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Jonathan
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Jonathan

There are three things I noted especially in this list, most of which is inoffensive and wise but which I can see leading in some poor directions. 1.You say that pop culture is the place where you see more consumption with less reflection than anywhere else. Yet I see tons of criticisms of rock music, hip hop, violent games, inappropriate television, inappropriate dress, tattoos, piercings, ways of speaking, and so on. In some cases not as much as it should be, but it is there. On the other hand, the trappings of wealth go virtually untouched. Which is weird, because… Read more »

adad0
Member

J’, what do “salt and light” look like? Next to more salt and light, they don’t stand out. Next to pepper and darkness they do stand out.
Salt and light look about the same, no matter how affluent or poor the vessel they are in may be.
Finally, I would say that salt and light are so basic and foundational, that it is difficult if not impossible to project imitations as a cheap fashion statement.
Does that make any salt?????????

ashv
Guest
ashv

Re John the Baptist: If you saw a guy wearing a tricorn hat and knee breeches delivering a speech in Washington DC, I doubt your first assessment of his outfit would be not respectable. Dressing that way is purposefully invoking the language of shared history. Similarly, John the Baptist dressed in a garment of hair and a leather belt and hung out around the Jordan, because as Jesus said, he was a new Elijah.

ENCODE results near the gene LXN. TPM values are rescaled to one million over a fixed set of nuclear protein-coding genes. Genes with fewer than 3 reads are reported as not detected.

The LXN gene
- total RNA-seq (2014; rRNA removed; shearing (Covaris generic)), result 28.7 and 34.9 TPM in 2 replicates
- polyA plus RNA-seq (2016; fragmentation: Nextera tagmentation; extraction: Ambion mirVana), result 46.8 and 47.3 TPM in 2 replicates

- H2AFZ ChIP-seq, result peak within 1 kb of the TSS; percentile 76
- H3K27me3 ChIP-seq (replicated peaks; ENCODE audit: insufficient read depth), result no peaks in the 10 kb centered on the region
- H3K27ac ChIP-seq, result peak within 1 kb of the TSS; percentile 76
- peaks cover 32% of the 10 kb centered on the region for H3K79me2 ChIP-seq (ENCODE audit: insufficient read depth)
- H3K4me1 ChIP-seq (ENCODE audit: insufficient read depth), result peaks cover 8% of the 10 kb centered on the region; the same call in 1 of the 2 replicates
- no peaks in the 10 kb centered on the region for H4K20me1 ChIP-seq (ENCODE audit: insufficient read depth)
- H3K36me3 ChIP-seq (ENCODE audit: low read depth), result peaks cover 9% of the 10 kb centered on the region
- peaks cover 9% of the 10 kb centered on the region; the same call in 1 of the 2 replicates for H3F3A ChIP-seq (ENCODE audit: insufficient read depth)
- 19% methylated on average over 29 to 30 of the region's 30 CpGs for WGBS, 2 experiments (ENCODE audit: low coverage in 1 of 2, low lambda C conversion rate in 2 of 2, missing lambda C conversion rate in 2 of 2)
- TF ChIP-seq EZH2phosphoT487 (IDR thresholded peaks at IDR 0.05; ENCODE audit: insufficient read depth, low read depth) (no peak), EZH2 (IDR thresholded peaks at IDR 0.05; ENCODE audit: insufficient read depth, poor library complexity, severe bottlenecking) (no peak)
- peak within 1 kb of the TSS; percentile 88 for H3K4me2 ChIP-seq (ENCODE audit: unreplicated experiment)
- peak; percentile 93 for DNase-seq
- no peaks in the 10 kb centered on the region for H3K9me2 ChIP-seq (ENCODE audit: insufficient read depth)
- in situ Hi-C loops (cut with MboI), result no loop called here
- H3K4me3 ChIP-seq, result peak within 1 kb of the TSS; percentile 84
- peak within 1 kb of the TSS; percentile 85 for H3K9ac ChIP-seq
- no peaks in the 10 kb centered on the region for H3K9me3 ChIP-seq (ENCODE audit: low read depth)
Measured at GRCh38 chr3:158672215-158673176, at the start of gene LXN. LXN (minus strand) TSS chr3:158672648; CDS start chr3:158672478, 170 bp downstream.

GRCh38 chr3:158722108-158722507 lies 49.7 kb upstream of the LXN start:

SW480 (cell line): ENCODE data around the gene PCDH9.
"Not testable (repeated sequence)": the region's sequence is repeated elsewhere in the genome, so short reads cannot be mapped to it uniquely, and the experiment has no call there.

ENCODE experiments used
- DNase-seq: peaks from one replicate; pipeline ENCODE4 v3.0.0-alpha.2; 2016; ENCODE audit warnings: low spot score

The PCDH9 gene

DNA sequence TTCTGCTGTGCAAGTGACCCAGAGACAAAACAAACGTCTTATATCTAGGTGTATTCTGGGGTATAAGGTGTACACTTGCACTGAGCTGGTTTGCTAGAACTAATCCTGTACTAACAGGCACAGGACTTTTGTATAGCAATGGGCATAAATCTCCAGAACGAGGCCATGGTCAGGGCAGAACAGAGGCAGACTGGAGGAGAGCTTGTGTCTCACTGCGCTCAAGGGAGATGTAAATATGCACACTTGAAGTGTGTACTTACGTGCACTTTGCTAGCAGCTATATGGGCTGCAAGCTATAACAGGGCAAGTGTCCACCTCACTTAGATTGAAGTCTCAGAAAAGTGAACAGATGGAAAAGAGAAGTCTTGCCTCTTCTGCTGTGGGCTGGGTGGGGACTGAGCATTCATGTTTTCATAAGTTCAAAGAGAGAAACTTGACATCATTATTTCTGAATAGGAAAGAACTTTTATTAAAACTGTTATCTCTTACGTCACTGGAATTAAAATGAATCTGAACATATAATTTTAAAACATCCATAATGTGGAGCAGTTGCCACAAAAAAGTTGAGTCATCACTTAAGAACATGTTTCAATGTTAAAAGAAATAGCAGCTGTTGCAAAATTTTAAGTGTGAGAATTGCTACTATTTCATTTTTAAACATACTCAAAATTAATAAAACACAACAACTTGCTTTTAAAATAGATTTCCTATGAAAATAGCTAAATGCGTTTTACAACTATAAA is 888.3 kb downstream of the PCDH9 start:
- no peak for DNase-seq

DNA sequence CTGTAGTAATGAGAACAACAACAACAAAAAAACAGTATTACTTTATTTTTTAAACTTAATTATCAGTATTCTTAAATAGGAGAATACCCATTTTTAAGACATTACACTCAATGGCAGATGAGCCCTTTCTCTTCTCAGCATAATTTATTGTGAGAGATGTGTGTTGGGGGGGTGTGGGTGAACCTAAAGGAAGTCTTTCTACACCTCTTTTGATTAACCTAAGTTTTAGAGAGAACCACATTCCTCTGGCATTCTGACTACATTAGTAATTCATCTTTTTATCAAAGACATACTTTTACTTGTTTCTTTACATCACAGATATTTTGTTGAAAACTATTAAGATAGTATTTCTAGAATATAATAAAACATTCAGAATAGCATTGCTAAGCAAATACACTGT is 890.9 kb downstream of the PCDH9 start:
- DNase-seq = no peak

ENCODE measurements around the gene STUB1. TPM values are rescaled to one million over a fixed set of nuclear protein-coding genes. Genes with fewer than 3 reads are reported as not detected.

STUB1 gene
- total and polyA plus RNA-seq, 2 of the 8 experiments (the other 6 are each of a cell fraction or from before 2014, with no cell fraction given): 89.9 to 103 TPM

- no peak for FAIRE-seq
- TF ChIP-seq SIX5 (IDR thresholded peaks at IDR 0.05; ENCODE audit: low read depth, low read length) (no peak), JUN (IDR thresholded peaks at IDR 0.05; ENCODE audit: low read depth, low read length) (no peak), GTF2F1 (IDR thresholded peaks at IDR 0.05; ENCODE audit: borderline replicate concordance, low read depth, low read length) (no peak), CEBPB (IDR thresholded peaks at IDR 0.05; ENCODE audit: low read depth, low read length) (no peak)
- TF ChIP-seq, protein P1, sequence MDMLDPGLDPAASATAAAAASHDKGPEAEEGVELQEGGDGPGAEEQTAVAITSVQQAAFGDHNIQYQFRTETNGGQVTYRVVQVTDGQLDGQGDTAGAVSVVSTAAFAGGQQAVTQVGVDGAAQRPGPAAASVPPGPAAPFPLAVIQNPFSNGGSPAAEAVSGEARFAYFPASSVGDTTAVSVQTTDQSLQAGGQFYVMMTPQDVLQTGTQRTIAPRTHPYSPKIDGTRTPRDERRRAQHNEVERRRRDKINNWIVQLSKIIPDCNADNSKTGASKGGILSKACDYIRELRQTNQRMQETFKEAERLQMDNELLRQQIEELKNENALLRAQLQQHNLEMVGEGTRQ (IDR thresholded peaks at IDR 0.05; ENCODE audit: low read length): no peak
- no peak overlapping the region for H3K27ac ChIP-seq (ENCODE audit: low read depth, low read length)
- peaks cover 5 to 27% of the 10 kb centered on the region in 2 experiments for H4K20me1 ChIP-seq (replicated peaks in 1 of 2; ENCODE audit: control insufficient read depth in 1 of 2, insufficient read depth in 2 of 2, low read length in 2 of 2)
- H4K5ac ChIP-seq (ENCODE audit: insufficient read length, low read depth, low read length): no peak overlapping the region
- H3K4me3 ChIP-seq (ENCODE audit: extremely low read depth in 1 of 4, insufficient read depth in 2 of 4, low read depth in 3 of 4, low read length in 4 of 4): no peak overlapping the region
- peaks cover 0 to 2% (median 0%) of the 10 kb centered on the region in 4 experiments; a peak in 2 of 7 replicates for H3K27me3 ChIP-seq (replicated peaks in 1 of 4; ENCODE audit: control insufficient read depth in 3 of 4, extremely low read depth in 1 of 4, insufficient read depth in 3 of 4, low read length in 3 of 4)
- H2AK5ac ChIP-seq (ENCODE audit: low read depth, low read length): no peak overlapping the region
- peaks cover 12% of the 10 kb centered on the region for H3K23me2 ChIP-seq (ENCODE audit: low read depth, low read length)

Jill Smith
Member

Unless it was Abbie Hoffman. He did that.

adad0
Member

Hey Jilly my dear! Considering our conversation over the last day or so,
look what Memi just reported on her site! ; – )

https://insanitybytes2.wordpress.com/2017/05/15/praise-the-lord-for-answered-prayers/

I suspect Memi and I were the “one or two rather fanatic type people” who kept speaking the truth to Barb and Jeff, whenever they were on a site where they could not delete truthful content!
Thank God, really, that they flinched!

adad0
Member
Jill Smith
Member

Timothy does say that women are to dress respectably, but I’m not sure what that means other than with sufficient modesty not to be making a public spectacle of themselves. I would be hard pressed to find a definition of respectable that bans pink hair but not excessive makeup. I still find this almost entirely subjective in its particulars–which is okay. If a pastor hates pink hair, he can certainly preach against it. But I think you are right about the trappings of wealth, and I am sorry to say that I have never belonged to a parish in which… Read more »